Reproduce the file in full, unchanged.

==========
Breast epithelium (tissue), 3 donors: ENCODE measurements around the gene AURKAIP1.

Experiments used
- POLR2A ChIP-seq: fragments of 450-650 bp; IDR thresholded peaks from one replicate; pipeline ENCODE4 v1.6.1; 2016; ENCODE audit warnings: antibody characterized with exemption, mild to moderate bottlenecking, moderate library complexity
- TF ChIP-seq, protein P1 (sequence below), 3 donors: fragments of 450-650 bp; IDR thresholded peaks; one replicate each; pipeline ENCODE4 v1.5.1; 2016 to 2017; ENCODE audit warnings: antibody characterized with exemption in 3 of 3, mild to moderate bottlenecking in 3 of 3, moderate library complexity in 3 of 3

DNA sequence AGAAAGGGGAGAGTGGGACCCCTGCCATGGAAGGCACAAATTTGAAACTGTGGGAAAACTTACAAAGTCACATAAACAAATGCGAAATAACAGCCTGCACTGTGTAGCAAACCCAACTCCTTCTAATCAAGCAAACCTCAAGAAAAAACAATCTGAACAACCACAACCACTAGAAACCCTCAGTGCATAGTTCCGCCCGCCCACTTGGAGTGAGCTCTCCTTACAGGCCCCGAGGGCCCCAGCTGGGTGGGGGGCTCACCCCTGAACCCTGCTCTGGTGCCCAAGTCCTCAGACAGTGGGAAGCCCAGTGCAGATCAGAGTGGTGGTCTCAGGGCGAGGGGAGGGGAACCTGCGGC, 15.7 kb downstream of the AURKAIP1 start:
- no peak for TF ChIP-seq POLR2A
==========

Breast epithelium (tissue), 3 donors: ENCODE measurements around the gene AURKAIP1.

Experiments used
- POLR2A ChIP-seq: fragments of 450-650 bp; IDR thresholded peaks from one replicate; pipeline ENCODE4 v1.6.1; 2016; ENCODE audit warnings: antibody characterized with exemption, mild to moderate bottlenecking, moderate library complexity
- TF ChIP-seq, protein P1 (sequence below), 3 donors: fragments of 450-650 bp; IDR thresholded peaks; one replicate each; pipeline ENCODE4 v1.5.1; 2016 to 2017; ENCODE audit warnings: antibody characterized with exemption in 3 of 3, mild to moderate bottlenecking in 3 of 3, moderate library complexity in 3 of 3

DNA sequence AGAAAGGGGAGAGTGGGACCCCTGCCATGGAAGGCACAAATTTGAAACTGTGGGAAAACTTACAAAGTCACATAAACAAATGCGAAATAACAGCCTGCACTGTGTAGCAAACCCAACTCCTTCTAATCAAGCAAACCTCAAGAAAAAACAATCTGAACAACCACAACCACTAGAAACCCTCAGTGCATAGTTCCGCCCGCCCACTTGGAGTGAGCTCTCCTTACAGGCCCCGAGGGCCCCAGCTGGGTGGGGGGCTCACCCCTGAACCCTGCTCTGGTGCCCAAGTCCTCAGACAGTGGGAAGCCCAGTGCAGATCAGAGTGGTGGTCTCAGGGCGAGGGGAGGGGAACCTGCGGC, 15.7 kb downstream of the AURKAIP1 start:
- no peak for TF ChIP-seq POLR2A